8. realized salvation is essentially and simply quitting but quitting isn't done once. We don't quit and move on but we quit and enter a life of continual quitting. Continue as you began.
9. realized what we all hunger for, really, deep down, is right thinking and living - righteousness. Which is closely tied to justice in scripture. Injustice anywhere undermines justice everywhere. We hunger to right every wrong, starting with our own hearts and minds. Living for anything less is exhausting and mediocre and has caused me to doubt the claims of Christ. Halfway Christianity - getting out of hell but not living to bring heaven to earth today - is a potent enemy of faith.

I want readers to do what I did. I want them to see the rest of the salvation story. The five beatitudes AFTER the alter call or sinners prayer when they were six. I want them to say "OH, so that's what's been missing." And then become obsessed with understanding and living the rest of the story out. This is the other side of "saved." I want people to see beyond the conversion experience to what the Jesus has for them next. What the other seventy years of their life is supposed to be lived for.

Make any sense? I'm rambling aren't I? Is that narrow enough a goal?

I have no target age. No target denomination etc. It's for CHristians mostly but, like the Sermon on the Mount, I know others will be looking on and so, like Jesus, I want them to walk away from eavesdropping curious at least about Him. Thing is, I've found non-Christians much more interested in this "version" of Christianity than Christians. They seem to dig that it's a more blunt telling of jesus' message. "Repent and be saved to go about saving the world. It might cost you everything. You'll be in the minority. But you'll inherit the kingdom."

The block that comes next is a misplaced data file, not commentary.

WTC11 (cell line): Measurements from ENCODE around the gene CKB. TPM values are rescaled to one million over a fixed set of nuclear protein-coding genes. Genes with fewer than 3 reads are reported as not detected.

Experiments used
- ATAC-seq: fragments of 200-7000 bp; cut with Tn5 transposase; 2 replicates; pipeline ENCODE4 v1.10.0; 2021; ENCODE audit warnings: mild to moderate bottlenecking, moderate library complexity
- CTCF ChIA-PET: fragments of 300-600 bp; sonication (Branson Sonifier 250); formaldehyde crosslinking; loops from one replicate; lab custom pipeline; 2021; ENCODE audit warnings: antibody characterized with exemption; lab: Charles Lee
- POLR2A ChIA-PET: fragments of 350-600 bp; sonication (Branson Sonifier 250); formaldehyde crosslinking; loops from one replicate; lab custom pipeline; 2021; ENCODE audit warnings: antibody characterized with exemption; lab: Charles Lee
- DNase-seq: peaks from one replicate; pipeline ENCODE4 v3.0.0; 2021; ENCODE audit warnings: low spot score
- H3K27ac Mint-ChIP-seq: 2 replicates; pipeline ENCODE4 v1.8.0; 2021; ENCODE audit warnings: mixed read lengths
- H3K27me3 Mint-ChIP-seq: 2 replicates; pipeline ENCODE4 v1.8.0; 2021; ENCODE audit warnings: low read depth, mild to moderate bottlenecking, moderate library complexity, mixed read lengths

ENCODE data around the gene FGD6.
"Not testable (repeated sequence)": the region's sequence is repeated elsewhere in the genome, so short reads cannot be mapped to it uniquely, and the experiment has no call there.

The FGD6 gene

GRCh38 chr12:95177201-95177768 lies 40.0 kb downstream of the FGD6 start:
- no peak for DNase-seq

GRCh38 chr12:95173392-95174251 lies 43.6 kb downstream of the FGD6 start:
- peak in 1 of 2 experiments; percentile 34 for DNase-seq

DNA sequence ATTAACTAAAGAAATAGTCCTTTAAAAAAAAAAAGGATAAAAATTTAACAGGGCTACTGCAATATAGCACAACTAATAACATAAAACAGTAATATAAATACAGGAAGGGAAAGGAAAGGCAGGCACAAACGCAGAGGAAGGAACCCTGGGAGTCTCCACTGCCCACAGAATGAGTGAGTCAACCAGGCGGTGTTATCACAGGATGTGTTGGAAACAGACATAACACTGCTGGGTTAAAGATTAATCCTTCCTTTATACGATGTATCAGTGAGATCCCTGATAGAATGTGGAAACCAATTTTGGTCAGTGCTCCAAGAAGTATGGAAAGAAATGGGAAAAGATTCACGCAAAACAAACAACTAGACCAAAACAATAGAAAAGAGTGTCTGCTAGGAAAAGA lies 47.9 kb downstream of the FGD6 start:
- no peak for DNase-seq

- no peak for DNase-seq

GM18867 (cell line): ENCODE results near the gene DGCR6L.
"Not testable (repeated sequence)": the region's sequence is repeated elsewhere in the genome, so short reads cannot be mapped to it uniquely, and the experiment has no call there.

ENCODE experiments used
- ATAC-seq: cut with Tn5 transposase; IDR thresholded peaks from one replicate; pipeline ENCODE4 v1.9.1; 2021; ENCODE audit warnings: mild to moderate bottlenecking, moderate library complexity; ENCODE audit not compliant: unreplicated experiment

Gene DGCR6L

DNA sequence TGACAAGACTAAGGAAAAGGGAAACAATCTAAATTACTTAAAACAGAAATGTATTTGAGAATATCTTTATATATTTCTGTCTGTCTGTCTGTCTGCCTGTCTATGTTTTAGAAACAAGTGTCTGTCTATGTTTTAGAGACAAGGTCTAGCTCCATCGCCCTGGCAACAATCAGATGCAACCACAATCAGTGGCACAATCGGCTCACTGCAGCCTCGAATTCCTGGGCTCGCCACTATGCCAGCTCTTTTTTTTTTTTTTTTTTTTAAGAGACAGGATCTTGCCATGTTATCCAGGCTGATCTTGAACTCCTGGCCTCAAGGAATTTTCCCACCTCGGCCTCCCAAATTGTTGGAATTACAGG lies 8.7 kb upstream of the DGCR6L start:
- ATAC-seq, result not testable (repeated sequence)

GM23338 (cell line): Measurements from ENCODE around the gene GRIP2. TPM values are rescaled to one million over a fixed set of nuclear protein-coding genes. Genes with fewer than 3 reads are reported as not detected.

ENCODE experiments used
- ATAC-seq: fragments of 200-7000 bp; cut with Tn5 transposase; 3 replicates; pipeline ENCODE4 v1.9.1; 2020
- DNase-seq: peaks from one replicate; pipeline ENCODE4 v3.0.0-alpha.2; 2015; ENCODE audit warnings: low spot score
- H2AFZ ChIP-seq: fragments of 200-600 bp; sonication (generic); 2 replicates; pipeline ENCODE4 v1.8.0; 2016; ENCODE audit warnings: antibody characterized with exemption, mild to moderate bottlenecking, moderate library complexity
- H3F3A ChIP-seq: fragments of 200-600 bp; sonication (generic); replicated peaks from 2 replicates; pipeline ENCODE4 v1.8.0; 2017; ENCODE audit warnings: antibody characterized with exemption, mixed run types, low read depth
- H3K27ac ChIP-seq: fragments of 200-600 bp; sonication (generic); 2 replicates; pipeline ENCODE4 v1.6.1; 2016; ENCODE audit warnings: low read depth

Thoughts, Nancy?

11/02/2006  
Blogger GrovesFan said...

I'm not Nancy but I'll post my 2 cents anyway. I am looking forward to the book because I happen to love the way you write. You express ideas in ways I understand and I learn from that. That makes it good stuff. For me I guess I'm looking for the process at which you arrived at those things you described above. What changed your thinking from before you did the study? What extrabiblical sources did you use if any and why? Did some of the beattitudes take longer to truly grasp than others; if so why? How was your thinking changed through scripture, the holy spirit, study, prayer, experience, etc. How has your life and your work been impacted as a result? What was/is the most difficult thing about your life and work now with respect to your new thinking? How can I use this book to help me do the same thing(s) provided that's what I need to do? Practical solutions and great stories that help me to identify or visualize a situation are a great help to me. I want to be able to read this and then pass copies to others and say "read this. apply this. it will change your life if you let God work through you." Besides that, Shaun wrote it, so you better read it or I'll be forced to revert back to my "violent" past and beat you with it."